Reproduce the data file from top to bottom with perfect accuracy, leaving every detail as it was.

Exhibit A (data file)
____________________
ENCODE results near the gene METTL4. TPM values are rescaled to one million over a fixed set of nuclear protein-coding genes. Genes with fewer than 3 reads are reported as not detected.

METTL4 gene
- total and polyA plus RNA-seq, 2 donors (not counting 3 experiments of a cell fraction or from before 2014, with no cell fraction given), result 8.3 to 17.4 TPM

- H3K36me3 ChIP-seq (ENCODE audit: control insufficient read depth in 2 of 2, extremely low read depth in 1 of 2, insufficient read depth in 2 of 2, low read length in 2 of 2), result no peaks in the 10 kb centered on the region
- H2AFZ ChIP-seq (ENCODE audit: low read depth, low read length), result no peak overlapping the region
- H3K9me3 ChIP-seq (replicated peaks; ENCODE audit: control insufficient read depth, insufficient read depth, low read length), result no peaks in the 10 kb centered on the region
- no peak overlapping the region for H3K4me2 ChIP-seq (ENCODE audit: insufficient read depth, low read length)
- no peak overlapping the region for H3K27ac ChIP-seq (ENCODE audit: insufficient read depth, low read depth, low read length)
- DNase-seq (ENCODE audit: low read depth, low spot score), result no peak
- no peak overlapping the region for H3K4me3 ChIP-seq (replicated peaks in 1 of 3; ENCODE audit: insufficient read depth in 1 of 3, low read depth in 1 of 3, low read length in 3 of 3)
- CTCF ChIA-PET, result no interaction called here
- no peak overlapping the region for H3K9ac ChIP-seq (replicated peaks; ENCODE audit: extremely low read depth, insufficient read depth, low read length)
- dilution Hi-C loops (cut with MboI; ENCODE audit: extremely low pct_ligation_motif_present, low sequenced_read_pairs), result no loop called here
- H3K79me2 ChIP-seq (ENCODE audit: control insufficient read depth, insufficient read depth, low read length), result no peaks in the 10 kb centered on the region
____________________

ENCODE results near the gene METTL4. TPM values are rescaled to one million over a fixed set of nuclear protein-coding genes. Genes with fewer than 3 reads are reported as not detected.

METTL4 gene
- total and polyA plus RNA-seq, 2 donors (not counting 3 experiments of a cell fraction or from before 2014, with no cell fraction given), result 8.3 to 17.4 TPM

- H3K36me3 ChIP-seq (ENCODE audit: control insufficient read depth in 2 of 2, extremely low read depth in 1 of 2, insufficient read depth in 2 of 2, low read length in 2 of 2), result no peaks in the 10 kb centered on the region
- H2AFZ ChIP-seq (ENCODE audit: low read depth, low read length), result no peak overlapping the region
- H3K9me3 ChIP-seq (replicated peaks; ENCODE audit: control insufficient read depth, insufficient read depth, low read length), result no peaks in the 10 kb centered on the region
- no peak overlapping the region for H3K4me2 ChIP-seq (ENCODE audit: insufficient read depth, low read length)
- no peak overlapping the region for H3K27ac ChIP-seq (ENCODE audit: insufficient read depth, low read depth, low read length)
- DNase-seq (ENCODE audit: low read depth, low spot score), result no peak
- no peak overlapping the region for H3K4me3 ChIP-seq (replicated peaks in 1 of 3; ENCODE audit: insufficient read depth in 1 of 3, low read depth in 1 of 3, low read length in 3 of 3)
- CTCF ChIA-PET, result no interaction called here
- no peak overlapping the region for H3K9ac ChIP-seq (replicated peaks; ENCODE audit: extremely low read depth, insufficient read depth, low read length)
- dilution Hi-C loops (cut with MboI; ENCODE audit: extremely low pct_ligation_motif_present, low sequenced_read_pairs), result no loop called here
- H3K79me2 ChIP-seq (ENCODE audit: control insufficient read depth, insufficient read depth, low read length), result no peaks in the 10 kb centered on the region